Daffy Duck's Dad, Tex Avery, Part 2
(A look at a
man who helped revolutionize animation, leaving behind a
legacy that will continue to entertain us for years to come.)
After Tex Avery had developed Porky Pig into the familar ham we all know and love, he continued to develop some of the other Warner Cartoon characters. Daffy Duck first appeared in his Porky's Duck Hunt (1937), animated by Bob Clampett. Unlike the Daffy of later years, who was an ego-driven victim of his own insecure competitiveness, this first encounter with the as-yet unnamed Daffy was a look at over-the-top-lunacy.
Daffy managed to baffle poor Porky with unrelenting handsprings, somersaults, and other nonstop acrobatics, all accompanied with his loony "Woo-hoo" laugh. Totally frazzled, Porky gave up and bounced woo-hooing into the sunset. (If you can't beat 'em, join 'em!) It's hard to imagine any of Disney's characters behaving with such uninhibited nuttiness, which was the key to the Warner Brothers animation studio's ability to compete with the Goliath of animation.
As for Warner Brothers' biggest cartoon star, Bugs Bunny had a mixed parentage. He first appeared as an anonymous rabbit in three shorts, Porky's Hare Hunt (1938), Presto-O Change-O (1939), and Hare-Um Scare-Um (1939).
Bob Clampett wrote the first of the three cartoons, and deserves credit for establishing some of Bugs' basic characteristics: the perpetual chomping on a carrot, the ability to fake his own death in an excruciatingly hammy fashion, and the "borrowed" Groucho Marx line, "Of course, you know this means war!" Fortunately Bugs' irritating, moronic laugh of the second short was quickly dropped.
In 1940 Tex Avery directed the first "official" Bugs Bunny cartoon, A Wild Hare. This was the cartoon that nailed down the wascally wabbit's personality for all time. Gone was the Daffy Duck lunacy of Presto-O Change-O, replaced by an unflappable cool that infuriated and befuddled hapless hunter Elmer Fudd. "We decided he [Bugs] was going to be a smart-aleck rabbit, but casual about it," Avery explained in an interview. "That opening line of 'Eh, what's up, Doc?' floored them [the audience]. They expected the rabbit to scream, or anything but make a casual remark. For here's a guy pointing a gun in his face! It got such a laugh that we said, 'Boy, we'll do that every chance we get.'"
Avery cannot, however, take credit for naming the hare. He had originally wanted to name him "Jack Rabbit," but was voted down. Somebody else suggested "Bugsy," after West Coast crime-lord Bugsy Siegel, but producer Leon Schlesinger vetoed the idea of naming the new star after a gangster. After further discussion, "Bugs Bunny" was born.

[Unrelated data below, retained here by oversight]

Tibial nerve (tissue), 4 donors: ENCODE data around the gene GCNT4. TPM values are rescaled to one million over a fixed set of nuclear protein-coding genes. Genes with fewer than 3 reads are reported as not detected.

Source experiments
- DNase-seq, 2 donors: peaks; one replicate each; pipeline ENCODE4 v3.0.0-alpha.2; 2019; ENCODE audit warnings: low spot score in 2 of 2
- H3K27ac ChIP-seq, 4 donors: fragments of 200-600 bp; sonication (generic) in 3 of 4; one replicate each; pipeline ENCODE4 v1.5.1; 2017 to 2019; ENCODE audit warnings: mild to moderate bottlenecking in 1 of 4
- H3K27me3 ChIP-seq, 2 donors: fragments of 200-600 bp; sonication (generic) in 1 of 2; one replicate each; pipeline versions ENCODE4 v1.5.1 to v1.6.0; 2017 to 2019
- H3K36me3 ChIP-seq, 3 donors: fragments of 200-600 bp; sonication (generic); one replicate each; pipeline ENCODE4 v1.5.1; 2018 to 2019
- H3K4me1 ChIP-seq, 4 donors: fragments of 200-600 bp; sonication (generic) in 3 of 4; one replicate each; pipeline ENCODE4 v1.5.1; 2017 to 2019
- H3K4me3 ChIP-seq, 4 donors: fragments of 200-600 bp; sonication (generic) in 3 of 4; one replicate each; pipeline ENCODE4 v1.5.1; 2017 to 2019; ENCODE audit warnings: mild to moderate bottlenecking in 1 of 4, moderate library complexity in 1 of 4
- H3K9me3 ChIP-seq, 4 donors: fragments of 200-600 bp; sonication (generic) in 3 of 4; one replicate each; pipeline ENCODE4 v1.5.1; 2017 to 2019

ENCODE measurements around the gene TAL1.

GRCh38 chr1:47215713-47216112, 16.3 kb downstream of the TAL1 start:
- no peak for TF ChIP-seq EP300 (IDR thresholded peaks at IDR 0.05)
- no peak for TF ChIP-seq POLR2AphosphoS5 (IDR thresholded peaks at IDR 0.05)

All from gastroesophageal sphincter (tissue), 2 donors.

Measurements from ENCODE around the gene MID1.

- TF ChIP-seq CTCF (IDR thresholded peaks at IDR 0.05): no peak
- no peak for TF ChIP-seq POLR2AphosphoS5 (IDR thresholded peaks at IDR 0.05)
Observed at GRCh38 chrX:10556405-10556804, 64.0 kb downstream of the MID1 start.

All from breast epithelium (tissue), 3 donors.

Avery continued on with his zaniness at MGM where he really hit his peak with the creation of a mournful little hound, Droopy Dog. Avery directed the series until he left that company in 1954, usually pitting the diminutive basset hound against a manic wolf. Premiering in 1943's Dumb Hounded, Droopy, modeled after deadpan comedian Buster Keaton, always emerged victorious. Avery's wolf character was used repeatedly, usually as a compulsive skirt-chaser, as in Red Hot Riding Hood (1943). (Sculptor Kent Melton has created at least four Tex Avery statues based on his wolf series: Hey Wolfie, The Wolf!, Driving Wolfie, and Wolfie Running, all available at reduced prices ranging from $59.95 to $110.)
While at MGM he also created less successful characters like Screwy Squirrel and George and Junior. Screwy debuted in 1944 with Screwball Squirrel, but was a little bit over the top for film fans and had the abrasiveness of a Woody Woodpecker without any redeeming qualities. The Metro-Goldwyn-Mayer character was dropped after three cartoons.
George and Junior, two rare humans in 'toon land, were modeled after George and Lenny from John Steinbeck's Of Mice and Men. Like Screwy Squirrel, the series only saw three cartoons, starting with Henpecked Hoboes in 1946, and is noteworthy if only for the fact that Avery was the voice-actor for Junior.
By 1954 Avery was back at Walter (Woody Woodpecker) Lanz, brought in to redesign their penguin character Chilly Willy. He succeeded in getting the character an Academy Award nomination for I'm Cold, but was only to direct one more cartoon for Lanz, The Legend Of Rock -A -Bye Point (1955), before leaving over a salary dispute. For the next twenty years he was to specialize in commercial animation, working for a firm called Cascade Studios, turning out Bugs Bunny Kool-Aid commercials, as well as the Raid and Frito Bandito spots (the latter was dropped from the air as it was considered insulting to minorities).
Avery was rather a shy man who avoided publicity and reportedly was even embarrassed by Joe Adamson's excellent biography (Tex Avery: King of Cartoons, De Capo Press, 1985). In the last years of his life he shunned invitations to animation festivals, turned down a job offer from Warner Brothers, and turned down the key to the city of Dallas. His final work in the animation field was as an idea man and "trouble-shooter" for Hanna-Barbara, developing a character called Quickie Koala, as well as devising a new character for The Flintstones, Cave Mouse. After spending his life in a field he loved, Tex Avery died on August 26, 1980 at the age of 72.
There is a great deal of collectible material
about or inspired by Tex Avery. Unfortunately, it may become more difficult
to obtain videos of his work in the future: as of July 1999, Warner Home
Video and MGM/UA Home Video are discontinuing almost all of their cartoon
compilation videos, including the four volumes of Tex Avery's Screwball
Classics, Tex Avery's Screwball Classics On Laser, and the LaserDisc
This And Tex Avery, Too! (some of these are available on eBay).